LET THE JOY IN
"Neuroscience is now showing that we are wired for negativity. It's an old programme running us from back in the cave days," explains Mari Kennedy. "According to neuroscientist Rick Hanson, it takes 15 seconds to register joy and pleasure in the brain. Every time you practice 'letting in the joy', you literally rewire neurons and increase your capacity for joy. This is not to be mistaken for positive thinking or bypassing the unpleasant - we have to meet those moments too.
"Try it out today. As you take that first sip of coffee, as your eyes fall on your child's beaming smiling face, as you receive your next hug from someone you love, pause for 15 seconds and bask in the warm, spacious feeling of pleasure in your body and know that you are upgrading your human operating system."
Exercise, even if it's just a quick walk at lunchtime, is proven to beat the January blues, explains Jurasik. "Being active lifts our mood, reduces stress and anxiety, improves our physical health, and gives us more energy.
"Get outside, preferably in a green space or near water. Find an activity you enjoy doing, and just enjoy it. Also, taking up a hobby or a new skill will do much to increase your confidence, and may even lead to new friendships or career opportunities."
"Take up a hobby, something new that will challenge you, but that will, at the same time, give you moments of playfulness and joy," says Burke. "As children we used to play all the time. When we became adults, many of us forgot how to play. Playing is doing something without any purpose, just for the sake of it. This is why playing with our children would not constitute as playing, because we do it with a purpose to keep our kids occupied and happy.
"To keep the January blues at bay, try to find something that is playful just for you, be it acrylic painting, even though you're not good at it, nor would you want to be the next Picasso. Alternatively, sign up for guitar or singing lessons, even though you don't dream of becoming the next star of Ireland's Got Talent."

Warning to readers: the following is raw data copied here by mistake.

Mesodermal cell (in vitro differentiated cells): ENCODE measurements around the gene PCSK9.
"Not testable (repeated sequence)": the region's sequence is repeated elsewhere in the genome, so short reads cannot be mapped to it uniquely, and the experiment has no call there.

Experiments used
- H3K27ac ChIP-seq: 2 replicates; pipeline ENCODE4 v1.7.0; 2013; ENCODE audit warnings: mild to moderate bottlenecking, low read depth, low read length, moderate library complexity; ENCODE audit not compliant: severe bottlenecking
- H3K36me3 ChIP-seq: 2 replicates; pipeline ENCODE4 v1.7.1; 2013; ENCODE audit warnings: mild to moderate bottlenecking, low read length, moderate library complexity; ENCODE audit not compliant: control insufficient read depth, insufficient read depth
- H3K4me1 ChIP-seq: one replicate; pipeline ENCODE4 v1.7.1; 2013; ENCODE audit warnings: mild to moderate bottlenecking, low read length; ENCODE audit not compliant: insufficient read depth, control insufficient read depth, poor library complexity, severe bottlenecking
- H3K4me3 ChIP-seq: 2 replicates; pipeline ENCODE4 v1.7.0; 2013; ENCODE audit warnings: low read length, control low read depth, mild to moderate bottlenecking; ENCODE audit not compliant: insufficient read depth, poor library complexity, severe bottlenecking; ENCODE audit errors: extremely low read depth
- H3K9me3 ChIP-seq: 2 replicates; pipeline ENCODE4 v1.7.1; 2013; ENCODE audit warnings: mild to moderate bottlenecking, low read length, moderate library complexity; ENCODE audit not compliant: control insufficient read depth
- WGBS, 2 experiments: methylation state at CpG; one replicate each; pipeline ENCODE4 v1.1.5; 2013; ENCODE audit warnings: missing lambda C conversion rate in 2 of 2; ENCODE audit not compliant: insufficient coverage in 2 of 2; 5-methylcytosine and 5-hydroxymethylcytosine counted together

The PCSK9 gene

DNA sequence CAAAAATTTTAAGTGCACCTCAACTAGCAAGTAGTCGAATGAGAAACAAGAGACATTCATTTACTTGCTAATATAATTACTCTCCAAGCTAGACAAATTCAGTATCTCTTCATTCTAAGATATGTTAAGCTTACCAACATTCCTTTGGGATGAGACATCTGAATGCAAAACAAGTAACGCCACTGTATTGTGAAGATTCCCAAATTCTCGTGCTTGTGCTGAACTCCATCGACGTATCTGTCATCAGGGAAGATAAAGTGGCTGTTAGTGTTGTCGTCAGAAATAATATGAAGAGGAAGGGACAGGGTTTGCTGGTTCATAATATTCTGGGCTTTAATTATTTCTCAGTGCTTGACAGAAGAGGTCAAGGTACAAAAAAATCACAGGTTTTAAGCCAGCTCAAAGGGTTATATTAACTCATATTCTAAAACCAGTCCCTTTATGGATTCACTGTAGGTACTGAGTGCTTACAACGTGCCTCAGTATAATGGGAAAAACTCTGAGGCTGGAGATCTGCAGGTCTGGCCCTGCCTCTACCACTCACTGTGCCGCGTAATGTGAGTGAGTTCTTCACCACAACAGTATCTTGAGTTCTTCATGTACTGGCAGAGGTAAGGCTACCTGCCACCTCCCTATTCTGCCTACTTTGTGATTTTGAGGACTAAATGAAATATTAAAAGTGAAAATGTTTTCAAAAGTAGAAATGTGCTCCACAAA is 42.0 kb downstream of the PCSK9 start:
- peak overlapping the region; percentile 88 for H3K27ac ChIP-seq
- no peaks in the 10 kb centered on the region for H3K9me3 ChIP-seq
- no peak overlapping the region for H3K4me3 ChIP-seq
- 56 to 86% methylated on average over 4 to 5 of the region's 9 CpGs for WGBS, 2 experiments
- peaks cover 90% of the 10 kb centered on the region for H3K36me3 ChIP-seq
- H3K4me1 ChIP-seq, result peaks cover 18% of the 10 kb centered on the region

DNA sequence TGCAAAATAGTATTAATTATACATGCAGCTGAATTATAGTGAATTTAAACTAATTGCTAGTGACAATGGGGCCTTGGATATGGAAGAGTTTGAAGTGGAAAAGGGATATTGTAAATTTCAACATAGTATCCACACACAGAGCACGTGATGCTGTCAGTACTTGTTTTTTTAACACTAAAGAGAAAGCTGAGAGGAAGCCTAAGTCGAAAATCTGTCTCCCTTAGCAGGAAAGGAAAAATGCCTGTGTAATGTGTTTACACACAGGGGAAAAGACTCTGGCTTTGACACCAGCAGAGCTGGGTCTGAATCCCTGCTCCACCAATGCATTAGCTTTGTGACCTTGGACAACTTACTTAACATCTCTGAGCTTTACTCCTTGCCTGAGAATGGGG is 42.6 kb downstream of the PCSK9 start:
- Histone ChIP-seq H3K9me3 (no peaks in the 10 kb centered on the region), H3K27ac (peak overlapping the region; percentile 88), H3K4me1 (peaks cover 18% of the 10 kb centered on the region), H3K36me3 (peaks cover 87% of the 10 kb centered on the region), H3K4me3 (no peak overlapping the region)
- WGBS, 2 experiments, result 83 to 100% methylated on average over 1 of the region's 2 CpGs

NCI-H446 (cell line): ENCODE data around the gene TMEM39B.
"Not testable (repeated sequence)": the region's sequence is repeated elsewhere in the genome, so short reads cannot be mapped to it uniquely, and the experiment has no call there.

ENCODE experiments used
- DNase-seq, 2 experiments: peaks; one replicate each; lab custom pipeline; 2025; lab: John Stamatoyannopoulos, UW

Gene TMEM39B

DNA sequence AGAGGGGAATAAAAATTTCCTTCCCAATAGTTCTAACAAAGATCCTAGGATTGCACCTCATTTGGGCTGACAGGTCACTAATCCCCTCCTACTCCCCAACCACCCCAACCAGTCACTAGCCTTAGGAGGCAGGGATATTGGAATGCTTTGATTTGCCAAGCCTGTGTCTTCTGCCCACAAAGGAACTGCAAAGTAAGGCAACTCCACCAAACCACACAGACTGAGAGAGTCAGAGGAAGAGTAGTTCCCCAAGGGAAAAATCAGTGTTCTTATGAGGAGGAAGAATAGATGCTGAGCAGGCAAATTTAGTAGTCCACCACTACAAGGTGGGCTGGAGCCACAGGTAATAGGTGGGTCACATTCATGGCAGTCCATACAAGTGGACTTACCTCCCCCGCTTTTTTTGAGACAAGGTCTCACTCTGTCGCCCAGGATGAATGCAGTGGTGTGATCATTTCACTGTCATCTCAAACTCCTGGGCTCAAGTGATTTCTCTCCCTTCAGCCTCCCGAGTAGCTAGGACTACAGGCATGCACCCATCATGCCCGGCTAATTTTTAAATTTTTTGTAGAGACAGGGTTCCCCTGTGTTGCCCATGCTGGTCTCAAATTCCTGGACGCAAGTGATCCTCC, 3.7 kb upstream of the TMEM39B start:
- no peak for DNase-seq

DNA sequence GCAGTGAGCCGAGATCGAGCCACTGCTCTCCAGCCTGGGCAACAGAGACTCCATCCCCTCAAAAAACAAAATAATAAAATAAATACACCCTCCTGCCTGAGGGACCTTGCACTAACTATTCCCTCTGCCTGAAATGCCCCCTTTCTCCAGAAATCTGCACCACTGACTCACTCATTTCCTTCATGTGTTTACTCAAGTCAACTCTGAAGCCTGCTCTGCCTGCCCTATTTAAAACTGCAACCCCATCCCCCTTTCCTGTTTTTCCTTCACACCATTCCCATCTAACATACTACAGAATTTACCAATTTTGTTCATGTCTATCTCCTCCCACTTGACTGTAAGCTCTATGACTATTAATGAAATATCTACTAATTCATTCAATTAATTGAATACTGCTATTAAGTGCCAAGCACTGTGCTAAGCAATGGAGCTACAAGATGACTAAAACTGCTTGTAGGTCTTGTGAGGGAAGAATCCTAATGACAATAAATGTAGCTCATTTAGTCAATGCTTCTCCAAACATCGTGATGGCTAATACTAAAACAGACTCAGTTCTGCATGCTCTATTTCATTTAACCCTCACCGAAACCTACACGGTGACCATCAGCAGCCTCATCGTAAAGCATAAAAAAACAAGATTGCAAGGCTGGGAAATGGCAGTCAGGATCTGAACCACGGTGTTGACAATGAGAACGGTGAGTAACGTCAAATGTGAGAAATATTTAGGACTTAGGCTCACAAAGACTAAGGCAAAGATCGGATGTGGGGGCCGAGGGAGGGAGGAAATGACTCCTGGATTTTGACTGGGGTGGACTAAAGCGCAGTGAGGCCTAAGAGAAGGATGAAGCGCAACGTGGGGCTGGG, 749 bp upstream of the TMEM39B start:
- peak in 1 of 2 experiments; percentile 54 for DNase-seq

Don't beat yourself up if you break your New Year's resolution, says Fiona Brennan. "The important thing here is to be very kind to yourself and not to look at any unwanted behaviour as perceived failure. Instead, choose to focus on all the progress you are making. "For example, eating only one chocolate as opposed to the whole box is a step in the right direction. When you take the pressure off yourself and show yourself compassion, you can and will achieve so much more."
REFRAME THE SITUATION
Try to make your circumstances work in your favour by finding the opportunity in every problem. For example, if money is short, consider it an opportunity to start bringing a healthier packed lunch into work. Likewise, think of the extra pounds that you gained as an incentive to finally join the gym. Reframing the situation makes you feel like you're in control of your life, rather than the other way around.
KNOW YOUR TRIGGERS
Don't beat yourself up if you break your New Year's resolution, says Keating. Instead, learn to understand your triggers. "Cultivate the growth mindset which will allow you room to try new, uncomfortable and difficult challenges. Encourage failure and mindfully understand what triggered you going back to the old behaviour of reaching for that sweet, or chocolate or whatever. Were you tired, hungry, stressed? How can you react differently next time? Now add this to your 'psychological toolbox'."
CONNECT WITH OTHERS
It's all too easy to isolate yourself when you have the blues, which is why it's more important than ever to stay in regular contact with your friends and family, says Jurasik. "If you're struggling with your mental wellbeing, January can feel like a never-ending slog," she says. "If this is the case, please do ask for help. Talking to a counsellor can really help if you're feeling depressed, anxious or stressed. You're never alone."